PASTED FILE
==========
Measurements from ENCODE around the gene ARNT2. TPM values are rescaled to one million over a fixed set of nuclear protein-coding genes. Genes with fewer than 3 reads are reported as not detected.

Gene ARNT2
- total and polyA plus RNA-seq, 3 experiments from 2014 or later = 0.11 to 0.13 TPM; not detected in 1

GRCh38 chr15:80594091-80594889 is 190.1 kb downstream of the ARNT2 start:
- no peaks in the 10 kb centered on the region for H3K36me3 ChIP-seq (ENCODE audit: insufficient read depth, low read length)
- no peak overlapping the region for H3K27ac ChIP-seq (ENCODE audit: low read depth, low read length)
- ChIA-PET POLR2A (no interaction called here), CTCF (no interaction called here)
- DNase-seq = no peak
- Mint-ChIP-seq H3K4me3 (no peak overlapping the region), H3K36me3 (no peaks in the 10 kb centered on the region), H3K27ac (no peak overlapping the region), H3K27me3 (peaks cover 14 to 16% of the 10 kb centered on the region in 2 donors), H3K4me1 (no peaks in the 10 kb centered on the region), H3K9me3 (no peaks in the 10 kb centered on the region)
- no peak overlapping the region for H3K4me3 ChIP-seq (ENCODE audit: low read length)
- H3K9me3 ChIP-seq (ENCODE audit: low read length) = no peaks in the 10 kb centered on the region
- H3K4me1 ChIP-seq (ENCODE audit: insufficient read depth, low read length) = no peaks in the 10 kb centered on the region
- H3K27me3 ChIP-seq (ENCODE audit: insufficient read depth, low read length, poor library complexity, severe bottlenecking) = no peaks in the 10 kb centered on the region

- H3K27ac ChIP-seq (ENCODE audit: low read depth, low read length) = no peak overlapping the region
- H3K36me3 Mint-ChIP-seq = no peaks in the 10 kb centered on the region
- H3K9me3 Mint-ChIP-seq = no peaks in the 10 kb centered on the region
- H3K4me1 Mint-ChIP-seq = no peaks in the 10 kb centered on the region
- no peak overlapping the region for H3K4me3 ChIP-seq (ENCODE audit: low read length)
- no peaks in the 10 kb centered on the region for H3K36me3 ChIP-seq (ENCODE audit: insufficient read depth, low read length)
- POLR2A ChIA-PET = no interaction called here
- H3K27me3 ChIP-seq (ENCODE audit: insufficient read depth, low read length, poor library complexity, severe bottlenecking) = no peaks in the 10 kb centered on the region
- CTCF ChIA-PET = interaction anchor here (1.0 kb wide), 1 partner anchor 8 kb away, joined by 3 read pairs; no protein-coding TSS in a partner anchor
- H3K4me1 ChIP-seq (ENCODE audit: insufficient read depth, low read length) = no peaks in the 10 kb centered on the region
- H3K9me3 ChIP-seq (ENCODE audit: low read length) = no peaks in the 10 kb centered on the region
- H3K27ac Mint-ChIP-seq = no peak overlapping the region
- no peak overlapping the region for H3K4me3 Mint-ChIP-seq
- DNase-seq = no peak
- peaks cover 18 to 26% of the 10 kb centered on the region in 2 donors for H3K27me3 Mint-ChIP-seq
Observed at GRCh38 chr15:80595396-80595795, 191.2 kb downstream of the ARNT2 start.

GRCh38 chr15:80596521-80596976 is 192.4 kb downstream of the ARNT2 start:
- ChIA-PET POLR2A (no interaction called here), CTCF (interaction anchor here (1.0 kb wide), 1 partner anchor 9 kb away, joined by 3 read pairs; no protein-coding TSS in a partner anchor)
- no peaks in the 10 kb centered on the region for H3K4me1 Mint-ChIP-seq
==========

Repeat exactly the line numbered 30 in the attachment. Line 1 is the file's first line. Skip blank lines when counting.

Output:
GRCh38 chr15:80596521-80596976 is 192.4 kb downstream of the ARNT2 start: